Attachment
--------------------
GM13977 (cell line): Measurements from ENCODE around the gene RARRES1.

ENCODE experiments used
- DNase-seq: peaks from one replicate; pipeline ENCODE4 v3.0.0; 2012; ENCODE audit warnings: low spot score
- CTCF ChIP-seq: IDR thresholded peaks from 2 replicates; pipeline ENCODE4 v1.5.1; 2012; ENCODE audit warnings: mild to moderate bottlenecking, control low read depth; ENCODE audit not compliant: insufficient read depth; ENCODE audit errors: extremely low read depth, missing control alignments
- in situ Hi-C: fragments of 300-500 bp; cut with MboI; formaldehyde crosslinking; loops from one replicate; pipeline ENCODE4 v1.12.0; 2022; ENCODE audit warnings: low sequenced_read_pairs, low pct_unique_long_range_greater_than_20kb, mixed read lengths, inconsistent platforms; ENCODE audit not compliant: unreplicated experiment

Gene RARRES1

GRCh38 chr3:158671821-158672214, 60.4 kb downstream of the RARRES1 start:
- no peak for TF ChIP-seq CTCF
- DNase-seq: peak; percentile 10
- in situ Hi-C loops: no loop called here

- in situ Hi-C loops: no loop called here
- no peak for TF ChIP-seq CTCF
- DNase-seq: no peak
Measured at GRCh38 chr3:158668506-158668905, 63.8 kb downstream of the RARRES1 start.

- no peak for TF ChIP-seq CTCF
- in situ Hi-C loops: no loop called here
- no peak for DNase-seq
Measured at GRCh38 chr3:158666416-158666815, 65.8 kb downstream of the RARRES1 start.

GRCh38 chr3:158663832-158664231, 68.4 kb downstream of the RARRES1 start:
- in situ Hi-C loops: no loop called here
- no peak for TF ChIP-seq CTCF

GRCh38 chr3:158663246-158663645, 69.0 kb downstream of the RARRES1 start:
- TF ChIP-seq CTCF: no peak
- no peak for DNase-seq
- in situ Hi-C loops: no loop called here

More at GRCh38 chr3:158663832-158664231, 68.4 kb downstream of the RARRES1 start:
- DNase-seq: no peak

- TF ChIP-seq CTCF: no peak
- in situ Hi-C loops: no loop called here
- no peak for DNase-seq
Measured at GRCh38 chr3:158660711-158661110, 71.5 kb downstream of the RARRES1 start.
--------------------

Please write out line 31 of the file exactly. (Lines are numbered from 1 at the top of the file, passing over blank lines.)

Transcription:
Measured at GRCh38 chr3:158660711-158661110, 71.5 kb downstream of the RARRES1 start.